At the end of March 2023, major media outlets in some countries around the world reported that an unfamiliar disease was spreading in the United States - Candida auris infection.
Recently, researchers from the U.S. Centers for Disease Control and Prevention (CDC) published an article in the Annals of Internal Medicine, saying that Candida Auris, a drug-resistant and lethal bacterium, is spreading at an alarming rate in medical institutions across the United States, posing a public health threat. Cases of infection have now been detected in more than half of the states in the United States. People with weakened immune systems or who use medical devices such as respirators can become seriously ill or die if they become ill. According to the CDC, nearly half of patients with Candida auris infection die within 90 days, with a case fatality rate of up to 60%.
Many people are concerned about such a high-risk, fatal bacterial infection. The case fatality rate of the disease is thought to be close to that of Ebola virus disease (also known as Ebola haemorrhagic fever). So, what exactly is Candida auris?
The case fatality rate of Ebola virus disease is 25%~90%, and its causative agent is a virus. According to the biological classification, Candida auris belongs to the fungal kingdom and is a fungus of the genus Candida, which belongs to two species with the Ebola virus. The Auris in the English name of Candida auris comes from the Latin word for "ear". In 2009, Japanese scientists isolated the fungus from a patient's ear canal for the first time.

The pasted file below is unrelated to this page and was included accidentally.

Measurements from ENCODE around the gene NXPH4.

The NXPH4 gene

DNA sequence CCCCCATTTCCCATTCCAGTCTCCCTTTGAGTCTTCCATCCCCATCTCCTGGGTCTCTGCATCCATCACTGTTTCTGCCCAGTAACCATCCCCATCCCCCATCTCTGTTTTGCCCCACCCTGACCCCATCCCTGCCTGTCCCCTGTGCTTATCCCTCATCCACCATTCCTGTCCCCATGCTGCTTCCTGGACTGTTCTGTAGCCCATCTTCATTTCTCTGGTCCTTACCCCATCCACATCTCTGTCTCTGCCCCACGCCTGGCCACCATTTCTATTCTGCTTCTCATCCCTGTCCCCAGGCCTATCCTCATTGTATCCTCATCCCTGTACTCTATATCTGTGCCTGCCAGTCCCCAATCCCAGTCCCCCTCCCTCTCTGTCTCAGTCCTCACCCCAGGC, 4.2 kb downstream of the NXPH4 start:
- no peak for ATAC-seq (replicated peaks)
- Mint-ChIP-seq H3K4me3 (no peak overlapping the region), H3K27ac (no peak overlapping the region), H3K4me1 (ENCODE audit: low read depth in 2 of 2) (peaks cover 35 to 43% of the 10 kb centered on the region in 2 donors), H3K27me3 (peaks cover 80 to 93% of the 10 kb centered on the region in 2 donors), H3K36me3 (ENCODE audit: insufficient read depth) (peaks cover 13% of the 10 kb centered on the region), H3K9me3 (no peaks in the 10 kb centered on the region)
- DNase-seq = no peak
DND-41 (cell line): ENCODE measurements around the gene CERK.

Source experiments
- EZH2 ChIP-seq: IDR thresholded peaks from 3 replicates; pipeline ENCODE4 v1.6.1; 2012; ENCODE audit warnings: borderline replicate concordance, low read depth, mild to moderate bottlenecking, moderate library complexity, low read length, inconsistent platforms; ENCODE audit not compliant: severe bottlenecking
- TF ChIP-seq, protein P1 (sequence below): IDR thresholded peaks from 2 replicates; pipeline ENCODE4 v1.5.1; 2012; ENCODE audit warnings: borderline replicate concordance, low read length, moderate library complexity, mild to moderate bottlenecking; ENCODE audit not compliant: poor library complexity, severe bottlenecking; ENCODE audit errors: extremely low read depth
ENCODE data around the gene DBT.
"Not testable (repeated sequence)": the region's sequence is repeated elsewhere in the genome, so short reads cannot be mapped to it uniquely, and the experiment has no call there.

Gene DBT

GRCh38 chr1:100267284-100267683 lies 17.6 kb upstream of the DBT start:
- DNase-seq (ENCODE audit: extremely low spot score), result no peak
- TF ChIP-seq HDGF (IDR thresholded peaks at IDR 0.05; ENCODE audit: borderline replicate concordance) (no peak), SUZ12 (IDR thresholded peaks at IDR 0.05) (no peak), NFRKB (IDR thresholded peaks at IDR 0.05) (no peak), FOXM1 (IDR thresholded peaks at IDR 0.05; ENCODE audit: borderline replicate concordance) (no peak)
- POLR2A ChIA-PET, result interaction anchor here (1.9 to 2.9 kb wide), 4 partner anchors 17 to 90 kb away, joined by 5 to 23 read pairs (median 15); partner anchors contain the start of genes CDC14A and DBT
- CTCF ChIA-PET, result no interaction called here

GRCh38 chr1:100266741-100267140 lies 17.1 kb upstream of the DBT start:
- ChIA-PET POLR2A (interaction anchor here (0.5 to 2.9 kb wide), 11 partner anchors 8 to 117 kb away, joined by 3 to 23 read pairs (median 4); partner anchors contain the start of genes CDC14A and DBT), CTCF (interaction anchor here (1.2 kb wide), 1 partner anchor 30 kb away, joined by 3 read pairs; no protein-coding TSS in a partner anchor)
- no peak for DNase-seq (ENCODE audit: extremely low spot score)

Candida is a fungus that occurs widely in the natural environment and is commonly found in the mouth, digestive tract, skin, and vagina in women. Candida auris is one of the few fungi in Candida that can infect humans, and can invade the bloodstream and infect the heart, brain and other vital organs of the human body. Normally, Candida auris mainly infects people with weakened or immunosuppressed immune systems, such as the frail elderly, newborns, diabetic patients, intensive care unit patients and postoperative patients, etc., which can cause invasive candidiasis, such as candidemia, pericarditis, urinary tract infection and pneumonia. However, healthy people with normal immunity have a lower risk of C. auris infection.
Candida auris has a characteristic of being able to survive long periods of time on the skin surfaces of patients, healthcare workers, and hospital facilities. In addition, Candida auris has a high mortality rate, difficult diagnosis of infection, and multi-drug resistance, so it is called a "super fungus".
At present, the CDC has put Candida auris on the list of "urgent threats", the biological origin of Candida auris is not yet known, and the fungus has not been found in the natural environment. For this reason, researchers speculate that Candida auris is a new species that has evolved in recent decades and can quickly adapt and inhabit humans.
Genome sequencing showed that Candida auris was genetically embodied in having genetic segregation of fungi on different continents and subcontinents, including branches of East Asia, South Asia, and South America.